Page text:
Members of the Group of Seven wealthy democracies will act at this year's G-7 summit to pile more sanctions on Russia and crack down on those helping it evade them — a move aimed at hampering Moscow's ability to fund its war in Ukraine.
Briefing reporters, a Biden administration official, who was not identified by name as is customary, said the group will announce hundreds more sanctions and export controls at this year's meeting in Hiroshima, Japan.
Just the sanctions from the United States would blacklist about 70 Russian and third-country entities involved in Moscow's defense production, the official said, in addition to sanctioning more than 300 individuals, entities, aircraft and vessels. Other G-7 nations are set to announce their actions this week.
The official listed these steps: moves to further disrupt Russia's ability to obtain equipment and supplies for the war effort; work to close sanctions-evasion loopholes; and steps to reduce Europe's reliance on Russian energy. The group will also make more efforts to limit Russian access to the international financial system and commit to keeping Russia's sovereign assets frozen.
"Bottom line is: We're upping the economic pressure on Russia," the official said.
The official added that Ukrainian President Volodymyr Zelenskyy would engage with G-7 leaders in "one way, shape or form" in the summit.
G-7 members are the U.S., Canada, France, Germany, Italy, Japan, the United Kingdom and the European Union.
No comprehensive export ban
The group will not announce a comprehensive export ban to Russia, national security adviser Jake Sullivan confirmed to VOA in a press gaggle aboard Air Force One en route to Hiroshima.
"The main focus of sanctions implementation at the summit will be about enforcement and evasion," Sullivan said.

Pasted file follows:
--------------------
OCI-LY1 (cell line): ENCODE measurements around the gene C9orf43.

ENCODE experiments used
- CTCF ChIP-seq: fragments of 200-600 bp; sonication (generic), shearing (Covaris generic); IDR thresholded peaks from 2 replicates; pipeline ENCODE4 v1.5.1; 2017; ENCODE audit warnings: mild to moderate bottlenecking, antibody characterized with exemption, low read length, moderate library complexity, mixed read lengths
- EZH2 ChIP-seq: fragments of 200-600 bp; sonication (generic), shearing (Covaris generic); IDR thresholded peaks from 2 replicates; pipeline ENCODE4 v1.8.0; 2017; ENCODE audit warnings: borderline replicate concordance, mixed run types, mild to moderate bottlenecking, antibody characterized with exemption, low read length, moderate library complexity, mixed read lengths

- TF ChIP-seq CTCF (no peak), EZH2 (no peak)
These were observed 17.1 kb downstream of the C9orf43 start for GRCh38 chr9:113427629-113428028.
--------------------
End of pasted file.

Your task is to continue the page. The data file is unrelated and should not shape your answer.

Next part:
G-7 members, mainly those in Europe, still export around $4.7 billion a month to Russia, about 43% of what they did prior to the invasion of Ukraine, according to research by the Atlantic Council's GeoEconomics Center.
The steps taken by the Biden administration will address some of the four ways the U.S. Treasury says targeted Russians are evading sanctions: by going through family members and close associates, by using real estate to park assets, by using complex structures to mask ownership and by transferring assets to countries that have not sanctioned Russia.
Multilateral sanctions already target more than 4,800 Russian individuals and entities, including Russian President Vladimir Putin, his former wife, the head of the Wagner mercenary group that is sending fighters to Ukraine, the Kremlin spokesman and his family members, and others.
In just over a year since the war began, said Seth Bridge, coordinator of the Treasury's Russian Elites, Proxies, and Oligarchs task force, the group has blocked or frozen more than $58 billion worth of sanctioned Russians' assets.
"Really, an unthinkable amount," he said Thursday in a briefing with reporters.
Kimberly Donovan, director of the Economic Statecraft Initiative at the Atlantic Council's GeoEconomics Center, told VOA that greater enforcement can make a big difference.
"While last year was maybe the year of sanctions, I think this year is the year of enforcement of those sanctions — as well as looking at what additional export controls can be put in place to ensure that Russia is not able to get the military capability and technology it needs to conduct its war," she told VOA.
The majority of sanctions are imposed by the U.S — not by other G-7 members.
The summit starts Friday in Hiroshima.